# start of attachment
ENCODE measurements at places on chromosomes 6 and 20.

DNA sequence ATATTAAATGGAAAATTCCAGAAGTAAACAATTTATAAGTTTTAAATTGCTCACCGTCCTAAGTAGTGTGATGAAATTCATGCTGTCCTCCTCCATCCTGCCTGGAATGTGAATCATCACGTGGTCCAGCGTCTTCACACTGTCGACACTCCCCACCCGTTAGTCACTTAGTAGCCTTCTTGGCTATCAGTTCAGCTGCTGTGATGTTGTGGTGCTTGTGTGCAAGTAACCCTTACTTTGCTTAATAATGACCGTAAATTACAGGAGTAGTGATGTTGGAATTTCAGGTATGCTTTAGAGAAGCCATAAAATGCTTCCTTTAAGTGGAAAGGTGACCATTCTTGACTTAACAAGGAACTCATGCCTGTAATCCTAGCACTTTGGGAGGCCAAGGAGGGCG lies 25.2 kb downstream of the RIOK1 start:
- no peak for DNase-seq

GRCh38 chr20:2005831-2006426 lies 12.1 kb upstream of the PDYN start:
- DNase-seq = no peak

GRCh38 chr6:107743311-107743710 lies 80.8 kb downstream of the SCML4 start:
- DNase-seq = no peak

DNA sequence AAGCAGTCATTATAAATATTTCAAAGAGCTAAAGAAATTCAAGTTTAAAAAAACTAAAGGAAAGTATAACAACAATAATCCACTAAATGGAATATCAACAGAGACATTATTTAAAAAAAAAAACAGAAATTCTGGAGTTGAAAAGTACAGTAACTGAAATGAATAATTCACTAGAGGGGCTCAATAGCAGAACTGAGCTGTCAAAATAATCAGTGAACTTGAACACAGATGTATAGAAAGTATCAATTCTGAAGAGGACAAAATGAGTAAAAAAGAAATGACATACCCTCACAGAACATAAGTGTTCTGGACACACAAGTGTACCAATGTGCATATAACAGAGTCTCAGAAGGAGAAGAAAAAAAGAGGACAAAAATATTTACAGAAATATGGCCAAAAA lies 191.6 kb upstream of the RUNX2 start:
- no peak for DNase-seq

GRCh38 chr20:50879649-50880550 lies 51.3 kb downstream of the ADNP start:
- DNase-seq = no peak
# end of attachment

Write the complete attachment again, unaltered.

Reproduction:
ENCODE measurements at places on chromosomes 6 and 20.

DNA sequence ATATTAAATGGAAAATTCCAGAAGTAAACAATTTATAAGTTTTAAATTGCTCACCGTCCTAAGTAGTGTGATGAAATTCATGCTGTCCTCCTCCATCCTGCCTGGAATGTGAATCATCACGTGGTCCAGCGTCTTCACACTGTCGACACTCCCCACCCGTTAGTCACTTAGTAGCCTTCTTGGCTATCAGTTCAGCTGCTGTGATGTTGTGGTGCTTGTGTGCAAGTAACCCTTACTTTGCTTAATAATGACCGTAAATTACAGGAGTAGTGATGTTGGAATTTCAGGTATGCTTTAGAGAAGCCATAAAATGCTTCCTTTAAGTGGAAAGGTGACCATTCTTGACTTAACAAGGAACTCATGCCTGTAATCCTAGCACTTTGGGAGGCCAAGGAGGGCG lies 25.2 kb downstream of the RIOK1 start:
- no peak for DNase-seq

GRCh38 chr20:2005831-2006426 lies 12.1 kb upstream of the PDYN start:
- DNase-seq = no peak

GRCh38 chr6:107743311-107743710 lies 80.8 kb downstream of the SCML4 start:
- DNase-seq = no peak

DNA sequence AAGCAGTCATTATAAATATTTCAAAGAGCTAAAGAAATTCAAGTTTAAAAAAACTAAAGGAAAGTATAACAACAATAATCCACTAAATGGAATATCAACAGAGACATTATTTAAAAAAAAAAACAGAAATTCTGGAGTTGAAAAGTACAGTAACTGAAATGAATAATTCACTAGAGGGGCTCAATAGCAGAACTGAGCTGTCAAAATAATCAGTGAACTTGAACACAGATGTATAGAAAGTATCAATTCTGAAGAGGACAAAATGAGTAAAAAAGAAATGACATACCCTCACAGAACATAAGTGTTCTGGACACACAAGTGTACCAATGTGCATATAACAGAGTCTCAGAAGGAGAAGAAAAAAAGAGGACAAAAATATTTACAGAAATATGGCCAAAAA lies 191.6 kb upstream of the RUNX2 start:
- no peak for DNase-seq

GRCh38 chr20:50879649-50880550 lies 51.3 kb downstream of the ADNP start:
- DNase-seq = no peak